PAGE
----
There are two primary stories to focus on in the early going on this fine Tuesday morning. First and foremost, oil is continuing to rally, with prices currently trading near $51 in the futures market. This puts the gain for the 3-day rally at approximately 14% and has many analysts now calling the bottom in the oil crash. However, oil bears contend that the current move is nothing more than an oversold bounce with short-covering being the primary driver. The other story garnering attention this morning is the rally in Greek stocks and bonds. Support for Greece markets stems from the more conciliatory tone out of Syriza as Finance Minister Yanis Varoufakis proposed swapping debt for growth-linked bonds. There was also talk of scrapping the plan to write-down Greek debt. The morning news has European bourses up strongly and U.S. futures pointing to a stronger open on Wall Street.
Here are the Pre-Market indicators we review each morning before the opening bell...
Major Foreign Markets:
Hong Kong: +0.29%
Crude Oil Futures: +$1.39 to $50.96
Gold: +$1.60 at $1278.50
Dollar: lower against the yen and pound, higher vs. euro
10-Year Bond Yield: Currently trading at 1.711%
Stock Indices in U.S. (relative to fair value):
S&P 500: +9.15
Dow Jones Industrial Average: +63
NASDAQ Composite: +14.01
Thought For The Day:
We tend to judge others by their behavior, and ourselves by our intentions. -Stephen M.R. Covey
Current Market Drivers
We strive to identify the driving forces behind the market action on a daily basis. The thinking is that if we can both identify and understand why stocks are doing what they are doing on a short-term basis; we are not likely to be surprised/blind-sided by a big move. Listed below are what we believe to be the driving forces of the current market (Listed in order of importance).
1. The State of the Oil Crash
2. The State of the U.S. Economy
3. The State of Fed/ECB Policy
4. The State of the Earnings Season
The State of the Trend
We believe it is important to analyze the market using multiple time-frames. We define short-term as 3 days to 3 weeks, intermediate-term as 3 weeks to 3 months, and long-term as 3 months or more. Below are our current ratings of the three primary trends:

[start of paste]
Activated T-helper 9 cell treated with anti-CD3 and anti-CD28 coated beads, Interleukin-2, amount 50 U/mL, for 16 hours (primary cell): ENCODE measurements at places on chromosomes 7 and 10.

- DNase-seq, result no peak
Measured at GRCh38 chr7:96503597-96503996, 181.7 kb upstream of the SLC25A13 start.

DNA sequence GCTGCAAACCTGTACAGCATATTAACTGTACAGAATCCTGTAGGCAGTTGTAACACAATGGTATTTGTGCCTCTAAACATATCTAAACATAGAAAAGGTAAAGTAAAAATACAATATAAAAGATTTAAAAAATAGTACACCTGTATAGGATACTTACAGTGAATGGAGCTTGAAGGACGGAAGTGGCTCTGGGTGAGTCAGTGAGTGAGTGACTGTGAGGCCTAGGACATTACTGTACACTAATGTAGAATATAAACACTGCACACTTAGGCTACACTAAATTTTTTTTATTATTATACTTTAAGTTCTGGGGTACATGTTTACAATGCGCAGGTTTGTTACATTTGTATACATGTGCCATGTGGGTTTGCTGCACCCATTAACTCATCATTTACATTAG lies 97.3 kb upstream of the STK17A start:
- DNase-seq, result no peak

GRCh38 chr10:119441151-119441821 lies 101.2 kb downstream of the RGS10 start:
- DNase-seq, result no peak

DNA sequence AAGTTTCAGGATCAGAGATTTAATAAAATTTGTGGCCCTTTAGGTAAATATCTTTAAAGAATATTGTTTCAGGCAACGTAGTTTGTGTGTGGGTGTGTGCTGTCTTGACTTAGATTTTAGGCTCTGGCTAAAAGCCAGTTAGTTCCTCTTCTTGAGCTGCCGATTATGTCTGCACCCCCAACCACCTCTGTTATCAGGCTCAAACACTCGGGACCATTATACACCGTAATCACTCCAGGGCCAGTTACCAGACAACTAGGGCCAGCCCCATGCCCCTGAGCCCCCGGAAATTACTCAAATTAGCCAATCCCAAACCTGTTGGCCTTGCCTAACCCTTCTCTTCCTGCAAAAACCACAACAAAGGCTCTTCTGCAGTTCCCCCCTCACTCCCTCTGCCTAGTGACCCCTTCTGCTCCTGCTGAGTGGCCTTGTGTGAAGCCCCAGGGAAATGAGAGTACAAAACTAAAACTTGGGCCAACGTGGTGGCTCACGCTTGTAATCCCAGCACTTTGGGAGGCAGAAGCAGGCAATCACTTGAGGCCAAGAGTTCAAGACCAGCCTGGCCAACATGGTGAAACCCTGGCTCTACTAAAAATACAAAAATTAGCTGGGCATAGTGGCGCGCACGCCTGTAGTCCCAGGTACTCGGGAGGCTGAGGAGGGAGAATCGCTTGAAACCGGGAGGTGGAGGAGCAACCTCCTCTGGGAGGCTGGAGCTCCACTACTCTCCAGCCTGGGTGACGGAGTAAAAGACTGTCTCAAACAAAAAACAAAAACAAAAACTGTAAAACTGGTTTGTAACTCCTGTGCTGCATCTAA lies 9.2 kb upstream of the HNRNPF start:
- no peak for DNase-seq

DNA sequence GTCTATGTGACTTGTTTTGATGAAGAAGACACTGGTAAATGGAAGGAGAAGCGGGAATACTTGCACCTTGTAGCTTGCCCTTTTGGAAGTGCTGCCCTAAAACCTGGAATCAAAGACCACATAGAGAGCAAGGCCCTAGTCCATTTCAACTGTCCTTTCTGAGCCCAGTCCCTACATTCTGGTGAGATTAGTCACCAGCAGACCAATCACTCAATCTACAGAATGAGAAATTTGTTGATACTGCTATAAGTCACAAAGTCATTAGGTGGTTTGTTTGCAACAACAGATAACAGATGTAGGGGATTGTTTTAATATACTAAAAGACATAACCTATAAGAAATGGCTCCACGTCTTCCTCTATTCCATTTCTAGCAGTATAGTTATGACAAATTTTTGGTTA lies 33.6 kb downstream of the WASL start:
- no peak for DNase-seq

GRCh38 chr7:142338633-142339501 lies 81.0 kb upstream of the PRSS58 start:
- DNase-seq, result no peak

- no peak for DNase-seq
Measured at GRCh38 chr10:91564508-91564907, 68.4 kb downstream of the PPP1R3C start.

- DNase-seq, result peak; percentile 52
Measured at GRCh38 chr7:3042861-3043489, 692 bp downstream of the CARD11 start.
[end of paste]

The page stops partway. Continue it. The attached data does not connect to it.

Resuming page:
Short-Term Trend: Moderately Negative
(Chart below is S&P 500 daily over past 1 month)
Intermediate-Term Trend: Moderately Positive
(Chart below is S&P 500 daily over past 6 months)
Long-Term Trend: Positive
(Chart below is S&P 500 daily over past 2 years)
Key Technical Areas:
Traders as well as computerized algorithms are generally keenly aware of the important technical levels on the charts from a short-term basis. Below are the levels we deem important to watch today:
- Key Near-Term Support Zone(s) for S&P 500: 1995-75
- Key Near-Term Resistance Zone(s): 2060-90
The State of the Tape
Momentum indicators are designed to tell us about the technical health of a trend - I.E. if there is any "oomph" behind the move. Below are a handful of our favorite indicators relating to the market's "mo"...
- Trend and Breadth Confirmation Indicator (Short-Term): Negative
- Price Thrust Indicator: Neutral
- Volume Thrust Indicator: Neutral
- Breadth Thrust Indicator: Neutral
- Bull/Bear Volume Relationship: Neutral
- Technical Health of 100 Industry Groups: Neutral
The Early Warning Indicators
Markets travel in cycles. Thus we must constantly be on the lookout for changes in the direction of the trend. Looking at market sentiment and the overbought/sold conditions can provide "early warning signs" that a trend change may be near.
- S&P 500 Overbought/Oversold Conditions:
- Short-Term: Moderately Oversold
- Intermediate-Term: Moderately Oversold
- Market Sentiment: Our primary sentiment model is Neutral .
The State of the Market Environment
One of the keys to long-term success in the stock market is stay in tune with the market's "big picture" environment in terms of risk versus reward.
- Weekly Market Environment Model Reading: Positive
Wishing you green screens and all the best for a great day,
Trend and Breadth Confirmation Indicator (Short-Term) Explained: History shows the most reliable market moves tend to occur when the breadth indices are in gear with the major market averages. When the breadth measures diverge, investors should take note that a trend reversal may be at hand. This indicator incorporates an All-Cap Dollar Weighted Equity Series and A/D Line. From 1998, when the A/D line is above its 5-day smoothing and the All-Cap Equal Weighted Equity Series is above its 25-day smoothing, the equity index has gained at a rate of +32.5% per year. When one of the indicators is above its smoothing, the equity index has gained at a rate of +13.3% per year. And when both are below, the equity index has lost +23.6% per year.
Price Thrust Indicator Explained: This indicator measures the 3-day rate of change of the Value Line Composite relative to the standard deviation of the 30-day average. When the Value Line's 3-day rate of change have moved above 0.5 standard deviation of the 30-day average ROC, a "thrust" occurs and since 2000, the Value Line Composite has gained ground at a rate of +20.6% per year. When the indicator is below 0.5 standard deviation of the 30-day, the Value Line has lost ground at a rate of -10.0% per year. And when neutral, the Value Line has gained at a rate of +5.9% per year.